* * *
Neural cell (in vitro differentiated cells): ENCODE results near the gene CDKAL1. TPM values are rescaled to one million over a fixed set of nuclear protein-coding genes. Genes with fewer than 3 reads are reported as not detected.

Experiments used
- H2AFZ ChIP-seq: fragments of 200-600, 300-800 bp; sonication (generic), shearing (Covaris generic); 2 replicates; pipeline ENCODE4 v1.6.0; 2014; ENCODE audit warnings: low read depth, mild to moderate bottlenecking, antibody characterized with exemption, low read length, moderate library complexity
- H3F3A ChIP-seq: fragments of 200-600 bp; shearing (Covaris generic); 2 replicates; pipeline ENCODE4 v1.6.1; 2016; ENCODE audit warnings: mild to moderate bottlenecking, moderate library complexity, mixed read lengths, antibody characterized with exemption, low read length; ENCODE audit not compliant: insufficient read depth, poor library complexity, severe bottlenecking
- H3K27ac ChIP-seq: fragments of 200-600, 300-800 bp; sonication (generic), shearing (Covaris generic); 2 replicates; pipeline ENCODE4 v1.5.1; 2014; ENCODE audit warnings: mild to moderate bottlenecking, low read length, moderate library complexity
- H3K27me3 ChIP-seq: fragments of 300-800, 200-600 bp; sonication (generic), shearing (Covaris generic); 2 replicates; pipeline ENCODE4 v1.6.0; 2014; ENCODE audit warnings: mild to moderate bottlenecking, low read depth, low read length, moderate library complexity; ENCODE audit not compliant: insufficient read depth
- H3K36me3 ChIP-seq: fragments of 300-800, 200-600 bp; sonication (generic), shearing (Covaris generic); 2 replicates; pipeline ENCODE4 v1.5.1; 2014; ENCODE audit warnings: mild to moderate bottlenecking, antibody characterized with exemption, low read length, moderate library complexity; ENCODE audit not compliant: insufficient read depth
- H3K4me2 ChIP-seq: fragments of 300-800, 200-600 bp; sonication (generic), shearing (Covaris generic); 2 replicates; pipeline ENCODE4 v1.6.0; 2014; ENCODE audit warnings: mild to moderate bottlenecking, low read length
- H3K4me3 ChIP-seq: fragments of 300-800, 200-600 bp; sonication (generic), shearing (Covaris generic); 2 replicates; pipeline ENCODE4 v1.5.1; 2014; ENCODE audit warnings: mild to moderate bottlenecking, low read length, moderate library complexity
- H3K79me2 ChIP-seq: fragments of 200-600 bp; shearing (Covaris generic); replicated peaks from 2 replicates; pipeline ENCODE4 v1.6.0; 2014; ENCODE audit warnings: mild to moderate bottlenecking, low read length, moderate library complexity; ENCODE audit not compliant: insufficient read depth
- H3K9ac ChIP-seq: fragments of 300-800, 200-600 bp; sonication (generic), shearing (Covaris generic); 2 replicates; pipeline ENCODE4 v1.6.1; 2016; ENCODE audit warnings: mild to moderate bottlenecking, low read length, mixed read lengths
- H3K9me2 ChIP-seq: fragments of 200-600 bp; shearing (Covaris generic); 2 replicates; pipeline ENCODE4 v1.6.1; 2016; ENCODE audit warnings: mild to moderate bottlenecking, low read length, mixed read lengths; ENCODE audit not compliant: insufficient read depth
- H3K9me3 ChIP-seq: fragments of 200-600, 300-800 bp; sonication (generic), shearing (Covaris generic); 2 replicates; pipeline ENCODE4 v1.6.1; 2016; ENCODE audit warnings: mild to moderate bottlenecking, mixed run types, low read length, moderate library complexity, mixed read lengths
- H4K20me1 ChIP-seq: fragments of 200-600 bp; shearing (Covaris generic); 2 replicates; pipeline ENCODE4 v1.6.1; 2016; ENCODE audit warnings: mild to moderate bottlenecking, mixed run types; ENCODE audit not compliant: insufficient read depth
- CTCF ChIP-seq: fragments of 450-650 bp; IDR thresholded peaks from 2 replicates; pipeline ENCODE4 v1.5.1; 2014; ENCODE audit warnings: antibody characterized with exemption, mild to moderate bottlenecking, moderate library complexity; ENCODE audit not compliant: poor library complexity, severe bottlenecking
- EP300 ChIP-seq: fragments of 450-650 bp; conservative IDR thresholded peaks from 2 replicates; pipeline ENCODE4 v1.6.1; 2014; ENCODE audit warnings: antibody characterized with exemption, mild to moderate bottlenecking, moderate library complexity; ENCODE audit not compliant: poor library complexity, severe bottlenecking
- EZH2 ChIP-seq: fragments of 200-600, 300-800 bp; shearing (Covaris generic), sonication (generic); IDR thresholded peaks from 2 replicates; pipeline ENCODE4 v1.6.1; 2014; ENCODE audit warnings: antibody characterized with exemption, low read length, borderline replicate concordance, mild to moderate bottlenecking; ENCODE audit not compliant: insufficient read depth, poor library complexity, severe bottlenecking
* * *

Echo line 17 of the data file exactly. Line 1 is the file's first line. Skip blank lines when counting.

- EZH2 ChIP-seq: fragments of 200-600, 300-800 bp; shearing (Covaris generic), sonication (generic); IDR thresholded peaks from 2 replicates; pipeline ENCODE4 v1.6.1; 2014; ENCODE audit warnings: antibody characterized with exemption, low read length, borderline replicate concordance, mild to moderate bottlenecking; ENCODE audit not compliant: insufficient read depth, poor library complexity, severe bottlenecking